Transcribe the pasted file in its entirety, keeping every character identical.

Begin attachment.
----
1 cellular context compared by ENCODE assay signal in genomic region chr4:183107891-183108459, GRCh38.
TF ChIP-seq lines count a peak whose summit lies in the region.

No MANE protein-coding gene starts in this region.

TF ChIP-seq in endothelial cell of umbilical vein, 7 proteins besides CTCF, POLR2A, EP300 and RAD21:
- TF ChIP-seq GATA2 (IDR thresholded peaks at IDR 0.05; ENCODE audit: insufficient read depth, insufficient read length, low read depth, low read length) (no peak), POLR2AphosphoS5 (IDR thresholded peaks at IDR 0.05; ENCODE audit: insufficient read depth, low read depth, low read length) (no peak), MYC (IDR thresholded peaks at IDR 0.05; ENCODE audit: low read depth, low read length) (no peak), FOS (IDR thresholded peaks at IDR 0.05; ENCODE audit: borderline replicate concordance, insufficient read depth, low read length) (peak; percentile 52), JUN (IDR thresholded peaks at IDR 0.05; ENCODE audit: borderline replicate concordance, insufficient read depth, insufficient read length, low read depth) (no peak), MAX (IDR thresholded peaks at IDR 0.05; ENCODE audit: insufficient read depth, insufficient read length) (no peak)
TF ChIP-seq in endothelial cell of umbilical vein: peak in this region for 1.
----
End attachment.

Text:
1 cellular context compared by ENCODE assay signal in genomic region chr4:183107891-183108459, GRCh38.
TF ChIP-seq lines count a peak whose summit lies in the region.

No MANE protein-coding gene starts in this region.

TF ChIP-seq in endothelial cell of umbilical vein, 7 proteins besides CTCF, POLR2A, EP300 and RAD21:
- TF ChIP-seq GATA2 (IDR thresholded peaks at IDR 0.05; ENCODE audit: insufficient read depth, insufficient read length, low read depth, low read length) (no peak), POLR2AphosphoS5 (IDR thresholded peaks at IDR 0.05; ENCODE audit: insufficient read depth, low read depth, low read length) (no peak), MYC (IDR thresholded peaks at IDR 0.05; ENCODE audit: low read depth, low read length) (no peak), FOS (IDR thresholded peaks at IDR 0.05; ENCODE audit: borderline replicate concordance, insufficient read depth, low read length) (peak; percentile 52), JUN (IDR thresholded peaks at IDR 0.05; ENCODE audit: borderline replicate concordance, insufficient read depth, insufficient read length, low read depth) (no peak), MAX (IDR thresholded peaks at IDR 0.05; ENCODE audit: insufficient read depth, insufficient read length) (no peak)
TF ChIP-seq in endothelial cell of umbilical vein: peak in this region for 1.